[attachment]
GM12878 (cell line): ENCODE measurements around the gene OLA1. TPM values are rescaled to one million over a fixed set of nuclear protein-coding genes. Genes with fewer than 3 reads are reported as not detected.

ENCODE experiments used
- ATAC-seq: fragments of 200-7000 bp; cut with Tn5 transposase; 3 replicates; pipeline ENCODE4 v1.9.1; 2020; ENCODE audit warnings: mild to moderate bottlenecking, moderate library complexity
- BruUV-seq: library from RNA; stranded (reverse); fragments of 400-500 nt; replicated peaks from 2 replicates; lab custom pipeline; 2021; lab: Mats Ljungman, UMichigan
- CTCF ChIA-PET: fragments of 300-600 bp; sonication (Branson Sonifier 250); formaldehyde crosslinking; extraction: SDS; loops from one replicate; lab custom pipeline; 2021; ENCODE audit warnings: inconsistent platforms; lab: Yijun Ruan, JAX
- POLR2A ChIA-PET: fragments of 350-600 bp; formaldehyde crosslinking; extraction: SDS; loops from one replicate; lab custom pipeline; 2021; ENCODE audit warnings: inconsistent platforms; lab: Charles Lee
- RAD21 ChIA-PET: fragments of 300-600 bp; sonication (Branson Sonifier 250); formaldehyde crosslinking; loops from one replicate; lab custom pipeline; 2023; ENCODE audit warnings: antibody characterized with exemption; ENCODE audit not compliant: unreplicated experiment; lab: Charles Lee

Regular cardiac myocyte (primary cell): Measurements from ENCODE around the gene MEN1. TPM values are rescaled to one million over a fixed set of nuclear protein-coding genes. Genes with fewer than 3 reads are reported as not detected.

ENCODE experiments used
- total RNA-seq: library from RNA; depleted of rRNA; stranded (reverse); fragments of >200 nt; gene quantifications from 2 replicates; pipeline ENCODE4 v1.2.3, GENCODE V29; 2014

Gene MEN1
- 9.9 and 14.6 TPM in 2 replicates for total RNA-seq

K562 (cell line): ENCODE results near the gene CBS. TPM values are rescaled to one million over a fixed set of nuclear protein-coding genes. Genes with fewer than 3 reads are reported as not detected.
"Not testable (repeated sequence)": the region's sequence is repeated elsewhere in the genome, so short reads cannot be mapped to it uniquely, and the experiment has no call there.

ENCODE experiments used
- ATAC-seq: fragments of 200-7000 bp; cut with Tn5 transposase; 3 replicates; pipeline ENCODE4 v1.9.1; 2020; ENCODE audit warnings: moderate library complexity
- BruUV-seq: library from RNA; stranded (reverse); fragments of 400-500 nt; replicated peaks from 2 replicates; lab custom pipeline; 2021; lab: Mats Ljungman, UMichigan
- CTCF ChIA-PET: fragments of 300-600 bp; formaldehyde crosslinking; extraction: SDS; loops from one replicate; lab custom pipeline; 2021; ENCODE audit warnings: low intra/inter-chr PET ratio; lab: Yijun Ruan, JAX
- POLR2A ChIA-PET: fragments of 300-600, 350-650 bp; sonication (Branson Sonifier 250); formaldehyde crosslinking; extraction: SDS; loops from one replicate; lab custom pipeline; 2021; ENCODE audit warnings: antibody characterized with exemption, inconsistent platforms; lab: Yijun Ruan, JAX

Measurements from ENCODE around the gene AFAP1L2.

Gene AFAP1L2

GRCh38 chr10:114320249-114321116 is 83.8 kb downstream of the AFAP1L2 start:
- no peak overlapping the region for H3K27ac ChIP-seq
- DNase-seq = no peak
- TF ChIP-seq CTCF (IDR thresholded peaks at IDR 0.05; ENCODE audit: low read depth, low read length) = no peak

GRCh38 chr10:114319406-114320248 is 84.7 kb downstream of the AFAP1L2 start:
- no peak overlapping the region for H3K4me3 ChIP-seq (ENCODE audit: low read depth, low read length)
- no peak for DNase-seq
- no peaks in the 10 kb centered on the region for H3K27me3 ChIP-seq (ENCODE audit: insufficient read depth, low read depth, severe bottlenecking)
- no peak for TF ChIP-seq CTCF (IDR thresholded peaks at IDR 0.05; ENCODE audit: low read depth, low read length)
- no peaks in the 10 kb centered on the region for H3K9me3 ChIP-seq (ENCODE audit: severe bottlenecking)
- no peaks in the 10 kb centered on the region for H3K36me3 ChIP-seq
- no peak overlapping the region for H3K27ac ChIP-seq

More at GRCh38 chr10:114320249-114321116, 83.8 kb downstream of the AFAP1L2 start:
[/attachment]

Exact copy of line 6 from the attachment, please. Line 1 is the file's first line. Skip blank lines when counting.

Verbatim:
- POLR2A ChIA-PET: fragments of 350-600 bp; formaldehyde crosslinking; extraction: SDS; loops from one replicate; lab custom pipeline; 2021; ENCODE audit warnings: inconsistent platforms; lab: Charles Lee